Goal-setting for Skiing happiness

Just like everything else in life skiing opens up endless opportunities for self-denigration, and disappointment with oneself. So we need to take positive action to counter that. And it is not that difficult when you know how.


One of the best tools to use is effective goal-setting. Effective goal-setting is not as simple as you may think, but again, it is not especially difficult in principle. Getting it right will enhance your happiness, as well as furthering your progress.

I’ve written related articles before – Skiing and yoghurt

There are others on the blog. But something came up recently in conversation with a very good, and unjustifiably disappointed amateur guitarist I was talking to.

During that conversation I was reminded of something I had noticed while watching “The Dragon’s Den” on the telly. One of the venture capitalists on the panel, is introducted every week with the announcement that he sold his firm for £120 Million. The implication is that therefore he is a very wise man, who knows, or at least knew, what he was doing. I’m not so sure, even though he is rich.

Having spoken to one or two folk about him, I find that a natural assumption is that when he first started his firm, somehow or other he had this vision of selling it and what is more, selling it for £120 Million. I doubt this too.

I ended up with a successful manufacturing company myself – second largest in its field and market leader in Europe. What was my initial “goal”? Rather prosaic – I just hoped to knock £1000 off my mortgage with a bit of luck. The rest was just hanging in there and making adjustments day to day as events rolled out. Nothing very clever. I certainly did not have a vision to be market leader in Europe. Even if I had contemplated that, I would not have believed it possible. Especially since I knew absolutely nothing about the business I had started!

It could be that Usain Bolt had a dream of being world champion. Perhaps. One day. But that would never have got him out of bed on a wet Monday morning to do practice starts for three hours. He needed short range goals to achieve long term plans or dreams. Click here for a super clear explanation and note particularly paragraph 5 Effective goal setting


As you will see from the link, there is a clear and clearly proven “design specification” for creating goals that help you achieve what you want to achieve.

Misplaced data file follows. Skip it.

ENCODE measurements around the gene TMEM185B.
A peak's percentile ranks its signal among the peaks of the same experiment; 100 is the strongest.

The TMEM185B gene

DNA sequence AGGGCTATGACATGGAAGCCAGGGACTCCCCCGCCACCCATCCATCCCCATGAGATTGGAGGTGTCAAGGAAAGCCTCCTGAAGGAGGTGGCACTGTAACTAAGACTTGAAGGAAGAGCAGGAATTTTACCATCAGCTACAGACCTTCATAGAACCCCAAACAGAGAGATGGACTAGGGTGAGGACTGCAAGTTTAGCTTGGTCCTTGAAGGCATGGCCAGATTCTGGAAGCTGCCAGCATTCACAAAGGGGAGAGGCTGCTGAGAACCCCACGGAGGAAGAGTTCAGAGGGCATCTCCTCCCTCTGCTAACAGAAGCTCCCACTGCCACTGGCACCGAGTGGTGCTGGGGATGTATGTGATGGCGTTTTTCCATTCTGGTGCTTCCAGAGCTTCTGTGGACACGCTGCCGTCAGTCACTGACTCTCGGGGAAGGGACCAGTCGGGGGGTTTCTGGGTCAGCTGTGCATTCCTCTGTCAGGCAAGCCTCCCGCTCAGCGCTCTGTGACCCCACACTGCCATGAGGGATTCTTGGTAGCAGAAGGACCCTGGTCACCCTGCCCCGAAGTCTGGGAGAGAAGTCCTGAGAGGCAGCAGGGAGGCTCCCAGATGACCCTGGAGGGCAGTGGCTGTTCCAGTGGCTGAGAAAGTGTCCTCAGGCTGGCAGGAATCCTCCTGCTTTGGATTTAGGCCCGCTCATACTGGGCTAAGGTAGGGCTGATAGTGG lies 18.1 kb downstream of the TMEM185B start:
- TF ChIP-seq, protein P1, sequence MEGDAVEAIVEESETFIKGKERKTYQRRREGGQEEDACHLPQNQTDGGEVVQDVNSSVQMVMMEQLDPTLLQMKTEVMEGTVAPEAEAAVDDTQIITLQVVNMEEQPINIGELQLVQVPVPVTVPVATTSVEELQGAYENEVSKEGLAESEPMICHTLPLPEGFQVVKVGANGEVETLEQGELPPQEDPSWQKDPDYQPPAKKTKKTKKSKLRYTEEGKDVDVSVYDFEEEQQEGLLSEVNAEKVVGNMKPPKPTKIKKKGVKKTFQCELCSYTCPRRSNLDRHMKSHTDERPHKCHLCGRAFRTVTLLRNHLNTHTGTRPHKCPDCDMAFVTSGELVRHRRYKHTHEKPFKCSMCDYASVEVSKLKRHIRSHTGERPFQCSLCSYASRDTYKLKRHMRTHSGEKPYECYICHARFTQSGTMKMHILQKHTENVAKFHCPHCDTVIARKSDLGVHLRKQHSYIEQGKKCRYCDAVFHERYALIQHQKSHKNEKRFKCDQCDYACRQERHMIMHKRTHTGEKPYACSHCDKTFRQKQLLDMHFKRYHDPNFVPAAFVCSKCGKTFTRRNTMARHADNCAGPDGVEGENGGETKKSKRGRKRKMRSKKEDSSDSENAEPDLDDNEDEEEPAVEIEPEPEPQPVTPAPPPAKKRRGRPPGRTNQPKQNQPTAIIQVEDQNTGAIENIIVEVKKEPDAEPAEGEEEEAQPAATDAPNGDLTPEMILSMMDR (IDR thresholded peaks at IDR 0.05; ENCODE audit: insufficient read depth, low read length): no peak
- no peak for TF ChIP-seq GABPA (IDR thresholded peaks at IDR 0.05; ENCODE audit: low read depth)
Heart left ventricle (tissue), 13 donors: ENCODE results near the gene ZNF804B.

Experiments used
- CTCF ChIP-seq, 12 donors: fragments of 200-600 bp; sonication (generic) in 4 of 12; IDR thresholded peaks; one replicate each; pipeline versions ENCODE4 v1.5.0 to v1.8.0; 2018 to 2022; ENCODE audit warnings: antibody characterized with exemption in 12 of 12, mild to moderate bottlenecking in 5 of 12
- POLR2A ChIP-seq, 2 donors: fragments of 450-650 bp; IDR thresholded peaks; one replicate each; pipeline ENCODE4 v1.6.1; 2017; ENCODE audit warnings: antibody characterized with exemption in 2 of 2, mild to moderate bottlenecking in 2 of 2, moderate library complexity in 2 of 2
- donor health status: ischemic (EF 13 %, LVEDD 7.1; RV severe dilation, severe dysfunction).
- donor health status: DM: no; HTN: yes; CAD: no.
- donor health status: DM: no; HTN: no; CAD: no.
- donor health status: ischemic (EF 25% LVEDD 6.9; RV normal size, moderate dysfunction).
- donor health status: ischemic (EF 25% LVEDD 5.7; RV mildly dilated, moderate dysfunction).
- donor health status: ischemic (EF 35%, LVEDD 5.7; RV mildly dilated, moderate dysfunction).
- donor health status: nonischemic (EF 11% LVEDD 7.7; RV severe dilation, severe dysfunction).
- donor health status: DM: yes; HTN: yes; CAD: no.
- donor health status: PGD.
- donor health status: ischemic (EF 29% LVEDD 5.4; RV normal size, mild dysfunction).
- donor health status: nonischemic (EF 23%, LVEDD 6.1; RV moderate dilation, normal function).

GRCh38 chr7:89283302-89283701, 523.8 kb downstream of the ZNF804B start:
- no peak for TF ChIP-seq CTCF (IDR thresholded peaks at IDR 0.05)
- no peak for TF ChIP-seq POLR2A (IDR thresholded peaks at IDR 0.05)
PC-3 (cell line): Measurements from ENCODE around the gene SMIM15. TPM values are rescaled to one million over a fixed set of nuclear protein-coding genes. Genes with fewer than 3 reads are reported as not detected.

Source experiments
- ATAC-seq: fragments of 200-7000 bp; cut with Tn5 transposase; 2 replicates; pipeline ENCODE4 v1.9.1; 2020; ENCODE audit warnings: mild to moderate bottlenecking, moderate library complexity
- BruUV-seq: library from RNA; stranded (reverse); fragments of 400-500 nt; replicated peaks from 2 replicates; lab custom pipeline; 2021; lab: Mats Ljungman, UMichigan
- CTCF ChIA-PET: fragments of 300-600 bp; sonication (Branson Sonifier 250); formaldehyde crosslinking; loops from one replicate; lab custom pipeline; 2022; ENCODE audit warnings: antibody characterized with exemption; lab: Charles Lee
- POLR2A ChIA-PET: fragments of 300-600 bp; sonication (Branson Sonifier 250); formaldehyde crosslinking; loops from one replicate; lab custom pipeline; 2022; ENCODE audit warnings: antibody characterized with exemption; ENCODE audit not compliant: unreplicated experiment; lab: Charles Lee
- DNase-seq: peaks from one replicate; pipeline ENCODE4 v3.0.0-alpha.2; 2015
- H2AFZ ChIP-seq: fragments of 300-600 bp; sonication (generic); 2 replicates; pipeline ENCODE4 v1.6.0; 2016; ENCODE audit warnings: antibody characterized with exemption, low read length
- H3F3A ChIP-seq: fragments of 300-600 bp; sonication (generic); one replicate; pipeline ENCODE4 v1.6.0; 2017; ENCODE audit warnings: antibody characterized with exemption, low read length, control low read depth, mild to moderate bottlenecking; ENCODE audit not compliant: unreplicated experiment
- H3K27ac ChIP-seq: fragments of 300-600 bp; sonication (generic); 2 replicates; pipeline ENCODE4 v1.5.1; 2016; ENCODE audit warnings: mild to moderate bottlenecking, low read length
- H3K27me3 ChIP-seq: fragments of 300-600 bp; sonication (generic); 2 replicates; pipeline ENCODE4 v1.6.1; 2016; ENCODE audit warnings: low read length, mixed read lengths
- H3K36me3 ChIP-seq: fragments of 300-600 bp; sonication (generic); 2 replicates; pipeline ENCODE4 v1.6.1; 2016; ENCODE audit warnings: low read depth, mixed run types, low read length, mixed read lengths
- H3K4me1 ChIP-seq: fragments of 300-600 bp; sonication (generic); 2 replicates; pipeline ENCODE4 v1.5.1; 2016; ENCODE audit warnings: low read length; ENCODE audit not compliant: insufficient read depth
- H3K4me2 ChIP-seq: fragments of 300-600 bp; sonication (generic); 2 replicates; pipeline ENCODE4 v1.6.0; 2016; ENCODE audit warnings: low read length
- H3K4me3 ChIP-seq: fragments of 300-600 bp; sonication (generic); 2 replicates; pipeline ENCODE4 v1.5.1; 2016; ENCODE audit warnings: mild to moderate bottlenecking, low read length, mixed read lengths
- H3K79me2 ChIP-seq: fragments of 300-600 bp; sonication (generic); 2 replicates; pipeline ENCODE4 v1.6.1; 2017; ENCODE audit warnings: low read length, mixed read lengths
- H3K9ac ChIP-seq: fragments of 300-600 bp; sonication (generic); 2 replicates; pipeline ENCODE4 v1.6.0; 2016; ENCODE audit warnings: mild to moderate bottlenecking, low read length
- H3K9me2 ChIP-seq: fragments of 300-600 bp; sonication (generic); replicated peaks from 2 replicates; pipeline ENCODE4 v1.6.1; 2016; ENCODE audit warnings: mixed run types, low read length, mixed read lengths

Goals need to be S.M.A.R.T. There are small variations in the words described by this mnemonic but the intent is always the same. Keep it simple, and keep it “in shooting distance”. Goals are not targets. This is a common misconception. Companies and employers typically set targets. Idiots in government set targets. Targets often get achieved, mostly through “fiddles”.

Goals are different and goal setting is a technique worth learning. If your goals are set too high, and impossibly demanding, all that will happen is that you will fail. This will make you miserable. That will demotivate, and that will set up a vicious circle.

So set goals that are a bit of a stretch, but which you can achieve if you persist for a while with your attempts. If you find you cannot, then change the goal! It is not cast in stone. It is of no use to you if it does not help you. If it discourages you – ditch it! You have it in order to help you move on, and in so doing to be happier.

There is a little more related content here “Howtching”

One further issue that I have made reference to elsewhere is to not only keep it simple, but with reference to your goal-setting, and your practice towards your goal, but to have only one at a time. If you set off down a bit of slope and you have two goals in mind, you will likely achieve neither of them. If you have two, then pick one and work on it. Then swap over.

When you stop lower down to give your short run some consideration, never ever relate what you just did, in any way to the goal you were not working on ! You would sack me as your coach if I did that, and with good reason; so don’t let you do it to yourself.

I hope you can see that when you get your goal-setting right, you will enjoy the challenge of attempting it, and take huge pleasure in its achievement. There is no reason to be despondent – if all you get is falling short of your goal, change the goal. One or two more intermediate steps will get you there. There is no rush.

By all means, if you have any questions about goal-setting, then just email me, or subscribe to the blog and post a comment.

I wish you good progress.


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